When Japan invaded the Philippines after the bombing of Pearl Harbor, there were about 100 American nurses on the island of Luzon. Three were from Tennessee.
One was Nancy Gillahan, who was from the Humphreys County community of Danville (a place later flooded when TVA created Kentucky Lake.) The other two were sisters Geneva and Ressa Jenkins, natives of the Sevier County community of Jones Cove.
In December 1941, all three were second lieutenants in the U.S. Army and stationed in Manila. A day after the Pearl Harbor attack, they awoke to the sound of explosions, and from that moment, they began treating Americans and Filipinos wounded during the Japanese invasion. Like most Americans, the three nurses were moved to the Bataan peninsula during the weeks after the invasion. There, two makeshift hospitals were set up, one of which was largely strewn about on the jungle floor.
For about six months, these nurses worked with doctors under extremely difficult conditions.
“It was pretty hard for the first month of the war,” Gillahan later said. “We worked 14 to 18 hours a day and sometimes got no sleep at all.”
The nurses slept outside, hid under operating tables during Japanese air raids and ate everything from horse to python meat. They treated everything from burns and shrapnel wounds to diseases such as dysentery and malaria.
In April 1942, the nurses were moved to the island fortress of Corregidor, where a hospital had been set up in the maze of underground passages known as the Malinta Tunnel. As the Japanese closed in, several attempts were made to evacuate them at the last minute.
Nancy Gillahan was taken out of the Philippines on a submarine; Ressa Jenkins by aircraft. However, the aircraft meant to take Geneva Jenkins out of the Philippines had a mishap as it tried to take off, apparently because the plane had too many passengers. Geneva Jenkins thus became one of the 78 American nurses who spent more than three years as a prisoner of war.
Back in the U.S., Ressa Jenkins and Nancy Gillahan made public appearances on behalf of the Red Cross.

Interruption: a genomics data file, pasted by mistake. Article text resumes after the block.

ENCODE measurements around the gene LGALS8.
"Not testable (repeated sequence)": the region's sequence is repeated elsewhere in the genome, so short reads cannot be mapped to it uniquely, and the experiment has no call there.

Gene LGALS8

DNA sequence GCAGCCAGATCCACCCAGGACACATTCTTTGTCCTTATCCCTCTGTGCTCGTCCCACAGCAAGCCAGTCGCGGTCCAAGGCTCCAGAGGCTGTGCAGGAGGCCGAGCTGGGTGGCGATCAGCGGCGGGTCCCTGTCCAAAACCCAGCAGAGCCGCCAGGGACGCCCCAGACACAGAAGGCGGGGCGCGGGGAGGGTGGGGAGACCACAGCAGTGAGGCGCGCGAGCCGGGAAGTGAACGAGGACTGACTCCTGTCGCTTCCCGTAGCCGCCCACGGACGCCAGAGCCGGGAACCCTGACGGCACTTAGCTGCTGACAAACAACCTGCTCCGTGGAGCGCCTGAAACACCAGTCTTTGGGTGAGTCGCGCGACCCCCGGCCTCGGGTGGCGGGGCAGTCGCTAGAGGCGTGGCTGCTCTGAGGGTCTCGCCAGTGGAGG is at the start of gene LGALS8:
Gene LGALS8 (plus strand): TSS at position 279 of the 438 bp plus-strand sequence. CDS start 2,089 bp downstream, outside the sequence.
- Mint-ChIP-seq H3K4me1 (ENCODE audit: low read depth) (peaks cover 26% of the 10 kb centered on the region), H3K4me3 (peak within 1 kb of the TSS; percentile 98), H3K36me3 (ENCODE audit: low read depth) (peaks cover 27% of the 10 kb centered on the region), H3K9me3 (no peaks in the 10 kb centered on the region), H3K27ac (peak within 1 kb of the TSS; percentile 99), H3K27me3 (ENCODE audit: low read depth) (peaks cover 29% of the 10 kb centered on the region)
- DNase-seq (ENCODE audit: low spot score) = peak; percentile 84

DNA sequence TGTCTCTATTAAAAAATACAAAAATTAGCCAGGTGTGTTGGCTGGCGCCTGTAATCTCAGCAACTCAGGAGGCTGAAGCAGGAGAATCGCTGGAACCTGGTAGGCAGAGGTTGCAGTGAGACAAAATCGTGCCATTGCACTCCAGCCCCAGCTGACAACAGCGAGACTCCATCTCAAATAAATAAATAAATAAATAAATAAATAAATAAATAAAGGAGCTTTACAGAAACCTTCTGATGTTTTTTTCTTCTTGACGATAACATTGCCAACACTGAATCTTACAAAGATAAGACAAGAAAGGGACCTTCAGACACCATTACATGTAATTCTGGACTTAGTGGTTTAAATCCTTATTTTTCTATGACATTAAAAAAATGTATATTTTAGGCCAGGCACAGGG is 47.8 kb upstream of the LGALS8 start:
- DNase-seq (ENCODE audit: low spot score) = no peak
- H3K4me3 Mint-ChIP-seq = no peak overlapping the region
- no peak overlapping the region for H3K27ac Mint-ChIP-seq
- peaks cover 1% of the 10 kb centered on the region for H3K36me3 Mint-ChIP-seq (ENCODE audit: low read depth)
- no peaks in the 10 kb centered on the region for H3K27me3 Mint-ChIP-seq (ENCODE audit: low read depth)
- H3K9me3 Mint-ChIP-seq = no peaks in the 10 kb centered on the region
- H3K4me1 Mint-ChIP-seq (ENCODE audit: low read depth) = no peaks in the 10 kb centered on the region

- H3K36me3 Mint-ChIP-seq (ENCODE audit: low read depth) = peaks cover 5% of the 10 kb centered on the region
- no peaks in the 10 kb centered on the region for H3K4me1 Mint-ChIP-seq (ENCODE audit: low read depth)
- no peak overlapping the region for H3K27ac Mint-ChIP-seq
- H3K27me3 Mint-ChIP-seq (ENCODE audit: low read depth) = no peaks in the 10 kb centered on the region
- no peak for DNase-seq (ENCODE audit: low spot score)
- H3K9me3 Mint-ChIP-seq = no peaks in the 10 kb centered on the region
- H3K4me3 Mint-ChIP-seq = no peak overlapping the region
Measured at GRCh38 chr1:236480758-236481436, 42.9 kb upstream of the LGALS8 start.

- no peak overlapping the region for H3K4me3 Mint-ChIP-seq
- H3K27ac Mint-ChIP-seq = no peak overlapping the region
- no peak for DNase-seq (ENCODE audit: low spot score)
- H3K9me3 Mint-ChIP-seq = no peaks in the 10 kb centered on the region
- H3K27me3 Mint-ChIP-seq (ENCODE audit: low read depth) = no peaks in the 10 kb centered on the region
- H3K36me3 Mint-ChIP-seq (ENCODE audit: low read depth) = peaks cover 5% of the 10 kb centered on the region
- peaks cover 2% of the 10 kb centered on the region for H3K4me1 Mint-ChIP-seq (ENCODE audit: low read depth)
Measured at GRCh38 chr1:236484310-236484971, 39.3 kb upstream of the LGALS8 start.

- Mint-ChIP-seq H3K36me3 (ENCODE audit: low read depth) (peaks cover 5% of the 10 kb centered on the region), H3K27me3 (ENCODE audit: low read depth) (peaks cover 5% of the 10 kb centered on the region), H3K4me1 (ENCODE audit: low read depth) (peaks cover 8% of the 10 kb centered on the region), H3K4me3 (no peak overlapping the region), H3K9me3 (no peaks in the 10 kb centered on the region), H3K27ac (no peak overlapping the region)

“I would not take anything in the world for my experience,” Gillahan said at the time. “I traveled and saw more in six months at Uncle Sam’s expense than I could manage in a lifetime of my own savings.”
The experiences of Geneva Jenkins and the other female American POWs — now known as the “Angels of Bataan” — has been well documented. Imprisoned along with about four thousand Americans and other foreigner nationals who had been living in Manila, those nurses worked shifts around the clock at a hospital where several doctors (who also had been imprisoned) saw patients.
The nurses weren’t abused or tortured. However, like the many other inmates of the internment camp, they seriously wondered if they would ever see home again.
“I didn’t see any atrocities, but I heard plenty about them,” Geneva Jenkins later said.
After the Japanese army took over the operation of the internment camp, food rations were reduced to about 700 calories a day. In the winter of 1944-45, many prisoners in the camp, especially the older ones, began to starve. One 50-year-old man died after repeatedly giving his children his daily food ration. All the nurses survived, but they lost, on average, about 30% of their body weight by the end of the war.
“I weighed 88 pounds when we were liberated and about 120 before we were captured,” Geneva Jenkins said in an interview many years later.
The “Angels of Bataan” were released in February 1945, when the U.S. army liberated Manila. Geneva Jenkins was honored during a special ceremony at the Sevier County Courthouse a few weeks later.
All three of these ladies are gone now. Nancy Gillahan Baker died in 1962, Ressa Jenkins Curry in 1986 and Geneva Jenkins in 1988.
To the best of my knowledge, there are no historical markers to honor these three woman and nothing in Tennessee named for any of them.